Ah, cultural norms. It’s not until you know what they are that you can avoid making a huge faux pas (known as a Fehlgriff in German).
For example, you wouldn’t think twice about having a snack on the U-Bahn but in Japan eating on the move is a big no-no. Likewise, blowing your nose in public isn’t just acceptable in Germany, it’s practically encouraged. But clearing your nasal cavities whilst out and about in China would earn you some very disapproving looks.
Nervous at the prospect of committing an unforgivable social blunder? Never fear — The Local has teamed up with BDAE, an insurance provider specialising in health insurance for expats in Germany, to bring you 10 faux pas you should never commit in Deutschland.
1. Never…wear your outdoor shoes in someone’s home
Germans aren’t the only Europeans who don’t like wearing shoes indoors. They are the only ones, however, to offer guests a pair of house shoes (Hausschuhe) to put on instead. Someone else’s slippers, anyone?
2. Never…disregard quiet hours
Germans take their shuteye seriously. So much so that there are rules in place to make sure people can rest uninterrupted. Ruhezeit, which means rest time, varies by city but generally applies to the hours between 22:00-06:00.
Photo: elnariz/ Depositphotos
Fortunately, there are plenty of German pastimes which are perfect for these quiet hours. Why not invite a couple of friends over to play a game of skat, a 200-year-old German card game, or set up a tightrope in your living room and test your balance with a spot of slacklining?
3. Never…forget cash is still king
While countries like Sweden might not be far off from becoming cashless societies, Germans still favour good old-fashioned cash payments. Germany’s aversion to paying by plastic is widespread so don’t assume that everywhere will take card. In fact, assume the opposite or risk running to an ATM every time the check comes.
4. Never…forget to take out health insurance
By law, all German residents need to have either private or state health insurance. It’s not just a social norm, it’s a legal requirement. You’ll need to show proof of health insurance when you apply for your certificate of residence at your local Ausländerbehörde (Foreign National's Authority) or at the Einwohnermeldeamt (Residence Registration Office).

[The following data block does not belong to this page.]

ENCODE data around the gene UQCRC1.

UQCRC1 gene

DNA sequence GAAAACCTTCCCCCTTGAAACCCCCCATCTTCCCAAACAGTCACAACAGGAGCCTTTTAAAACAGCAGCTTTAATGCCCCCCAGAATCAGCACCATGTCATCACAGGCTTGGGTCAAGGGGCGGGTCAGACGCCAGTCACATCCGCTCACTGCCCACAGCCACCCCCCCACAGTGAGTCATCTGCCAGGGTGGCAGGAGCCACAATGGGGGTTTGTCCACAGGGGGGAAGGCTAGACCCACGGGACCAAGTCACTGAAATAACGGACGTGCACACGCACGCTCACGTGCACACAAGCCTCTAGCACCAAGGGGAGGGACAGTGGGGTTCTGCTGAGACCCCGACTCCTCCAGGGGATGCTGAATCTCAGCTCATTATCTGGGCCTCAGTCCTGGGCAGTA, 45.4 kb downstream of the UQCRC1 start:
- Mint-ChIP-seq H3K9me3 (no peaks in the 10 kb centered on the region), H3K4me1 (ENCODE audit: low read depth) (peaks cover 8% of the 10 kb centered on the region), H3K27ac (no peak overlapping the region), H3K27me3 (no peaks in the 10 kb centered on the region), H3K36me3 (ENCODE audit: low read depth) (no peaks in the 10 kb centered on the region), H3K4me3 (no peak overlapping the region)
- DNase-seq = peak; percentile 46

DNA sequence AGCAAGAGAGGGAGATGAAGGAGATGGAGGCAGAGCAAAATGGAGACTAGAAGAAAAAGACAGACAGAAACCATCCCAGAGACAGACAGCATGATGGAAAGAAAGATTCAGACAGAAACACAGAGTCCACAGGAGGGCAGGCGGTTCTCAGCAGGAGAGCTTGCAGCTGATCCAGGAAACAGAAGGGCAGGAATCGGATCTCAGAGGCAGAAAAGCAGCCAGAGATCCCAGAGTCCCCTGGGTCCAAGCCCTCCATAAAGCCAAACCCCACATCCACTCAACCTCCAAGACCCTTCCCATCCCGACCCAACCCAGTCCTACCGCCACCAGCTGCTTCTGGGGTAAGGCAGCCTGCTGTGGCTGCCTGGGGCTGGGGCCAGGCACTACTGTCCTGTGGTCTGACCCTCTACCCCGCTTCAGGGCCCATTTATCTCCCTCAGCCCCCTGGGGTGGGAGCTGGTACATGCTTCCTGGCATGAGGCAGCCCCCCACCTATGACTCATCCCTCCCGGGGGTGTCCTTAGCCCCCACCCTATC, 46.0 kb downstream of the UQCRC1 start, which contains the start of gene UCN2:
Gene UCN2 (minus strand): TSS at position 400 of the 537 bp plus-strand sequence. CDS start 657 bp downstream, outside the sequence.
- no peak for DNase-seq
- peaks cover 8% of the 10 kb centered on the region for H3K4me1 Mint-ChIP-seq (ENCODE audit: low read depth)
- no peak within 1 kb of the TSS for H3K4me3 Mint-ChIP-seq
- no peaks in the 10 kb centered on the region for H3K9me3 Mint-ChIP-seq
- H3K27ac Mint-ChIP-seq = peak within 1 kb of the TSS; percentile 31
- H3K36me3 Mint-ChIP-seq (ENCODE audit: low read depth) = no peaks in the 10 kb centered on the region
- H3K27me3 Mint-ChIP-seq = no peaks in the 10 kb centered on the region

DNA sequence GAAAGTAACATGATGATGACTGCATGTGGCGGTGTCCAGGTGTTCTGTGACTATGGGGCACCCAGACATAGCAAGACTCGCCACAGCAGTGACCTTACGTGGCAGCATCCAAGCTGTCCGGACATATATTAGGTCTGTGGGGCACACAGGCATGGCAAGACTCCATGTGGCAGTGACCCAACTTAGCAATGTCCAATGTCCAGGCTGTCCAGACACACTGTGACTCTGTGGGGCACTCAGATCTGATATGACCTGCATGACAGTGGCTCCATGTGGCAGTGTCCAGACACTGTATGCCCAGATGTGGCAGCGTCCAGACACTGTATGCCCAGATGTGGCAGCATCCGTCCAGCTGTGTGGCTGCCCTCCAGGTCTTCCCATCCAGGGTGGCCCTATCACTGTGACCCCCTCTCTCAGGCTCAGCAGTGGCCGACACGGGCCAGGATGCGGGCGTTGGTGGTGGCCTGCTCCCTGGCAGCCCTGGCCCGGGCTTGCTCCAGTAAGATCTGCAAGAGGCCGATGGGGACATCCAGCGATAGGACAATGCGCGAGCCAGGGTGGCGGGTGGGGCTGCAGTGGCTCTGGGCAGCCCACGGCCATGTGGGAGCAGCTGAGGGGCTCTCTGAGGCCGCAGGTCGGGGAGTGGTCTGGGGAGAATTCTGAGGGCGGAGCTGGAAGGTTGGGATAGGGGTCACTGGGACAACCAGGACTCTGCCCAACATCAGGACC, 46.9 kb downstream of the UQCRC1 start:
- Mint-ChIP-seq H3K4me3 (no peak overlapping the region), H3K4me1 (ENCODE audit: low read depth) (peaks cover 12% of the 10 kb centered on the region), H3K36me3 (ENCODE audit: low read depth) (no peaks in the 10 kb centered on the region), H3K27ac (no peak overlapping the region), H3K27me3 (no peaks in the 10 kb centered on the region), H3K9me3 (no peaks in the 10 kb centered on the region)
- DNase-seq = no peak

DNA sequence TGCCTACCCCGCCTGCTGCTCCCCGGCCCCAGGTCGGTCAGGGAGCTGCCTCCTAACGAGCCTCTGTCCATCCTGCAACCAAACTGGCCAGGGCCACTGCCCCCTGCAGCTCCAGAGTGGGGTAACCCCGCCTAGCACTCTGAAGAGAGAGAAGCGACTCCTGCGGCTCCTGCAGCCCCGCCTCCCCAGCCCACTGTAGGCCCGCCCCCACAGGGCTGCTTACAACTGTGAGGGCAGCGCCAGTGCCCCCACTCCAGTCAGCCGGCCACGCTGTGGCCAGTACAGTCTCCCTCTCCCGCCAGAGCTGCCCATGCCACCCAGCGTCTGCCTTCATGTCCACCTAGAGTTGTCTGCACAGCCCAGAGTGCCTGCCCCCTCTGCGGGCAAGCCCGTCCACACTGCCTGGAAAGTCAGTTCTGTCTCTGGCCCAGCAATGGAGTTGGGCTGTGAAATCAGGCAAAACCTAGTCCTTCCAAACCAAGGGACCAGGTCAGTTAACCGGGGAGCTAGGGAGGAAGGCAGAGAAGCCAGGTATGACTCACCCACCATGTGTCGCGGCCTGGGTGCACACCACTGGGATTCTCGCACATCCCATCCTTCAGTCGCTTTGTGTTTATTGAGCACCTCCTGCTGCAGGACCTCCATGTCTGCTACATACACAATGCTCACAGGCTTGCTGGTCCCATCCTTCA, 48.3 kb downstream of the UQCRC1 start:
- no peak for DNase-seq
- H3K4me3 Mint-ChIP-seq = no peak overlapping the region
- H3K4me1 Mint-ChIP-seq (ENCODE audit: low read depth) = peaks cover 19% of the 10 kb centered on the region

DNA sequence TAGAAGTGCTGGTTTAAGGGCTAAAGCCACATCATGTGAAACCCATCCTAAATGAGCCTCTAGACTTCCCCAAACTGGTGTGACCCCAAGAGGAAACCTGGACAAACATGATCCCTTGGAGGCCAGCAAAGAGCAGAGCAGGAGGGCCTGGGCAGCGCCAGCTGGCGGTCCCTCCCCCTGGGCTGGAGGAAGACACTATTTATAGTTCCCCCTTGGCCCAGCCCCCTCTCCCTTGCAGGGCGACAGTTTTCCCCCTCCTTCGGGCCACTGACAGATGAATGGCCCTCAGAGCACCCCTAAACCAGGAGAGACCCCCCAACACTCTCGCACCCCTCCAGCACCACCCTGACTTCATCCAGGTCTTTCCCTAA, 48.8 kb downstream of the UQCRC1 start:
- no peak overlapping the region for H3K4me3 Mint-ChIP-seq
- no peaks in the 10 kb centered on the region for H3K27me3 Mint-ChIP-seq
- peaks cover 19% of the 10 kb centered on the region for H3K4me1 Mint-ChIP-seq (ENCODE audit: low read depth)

BDAE offers a range of health insurances designed specifically for expats living in Germany. It won’t just come in handy when you apply for your residence certificate, the right insurance will also guarantee you’re protected if any medical issues arise.
You’ve looked right, you’ve looked left, there are no cars to be seen, surely it’s OK to cross the road? Think again.
This is a big nein-nein. You don’t cross the road in Germany unless you’re standing at a crosswalk and the little man is glowing green. Risk it and you could land a €5-10 ($6-12) fine as well as being reprimanded by every German standing within a 10 metre radius.
6. Never…be late!
This one deserves the exclamation mark. Germans see lateness as rude and even personally insulting. If you’re running late, send the person you’re meeting a text or give them a call to explain. If you don’t and proceed to show up late without good reason, you can wave goodbye to a repeat invitation.
7. Never…look away when saying ‘Prost!’
Photo: Rawpixel/ Depositphotos
We get it, looking someone in the eye can be a bit awkward (Read: Painful to the point of wanting the world to swallow you up). But when clinking glasses with your German buddies, it’s customary to make eye contact. So try to lock eyes even if every fibre of your being is crying out to look absolutely anywhere else.
8. Never…throw out bottles
Germans take the battle against waste seriously (their recycling system is famously complex) and bottles are no exception. Get caught throwing your plastic bottle in a bin on the street and you risk a thorough telling off.
The German Pfand-system adds an additional deposit to the price of a bottle or can which is reimbursed to you when you return the container to a reverse vending machine. The machine then issues you with a voucher which you can redeem for cash at the till of the store where you have deposited the bottles.
9. Never…ask for a tap water
Tap water in Germany is perfectly safe to drink but that doesn’t mean you should. Ordering tap water in a restaurant is seen as stingy and such a fatal faux pas that your server may even refuse to serve it. This extends to entertaining at home, where it’s considered cheap to offer guests a glass of water that hasn’t been poured from a bottle.
10. Never…interrupt people while they’re talking
In France, where people talk practically at the same time, interrupting someone shows that you are listening and agreeing with the other person. This isn’t true in Germany, where it’s seen as rude to interrupt or speak before the verb at the end of the sentence. So unless you have a very good reason for interrupting (like ‘Fire!’ or ‘Buffalo stampede!’), wait your turn to talk.
This article was produced by The Local Creative Studio and sponsored by BDAE.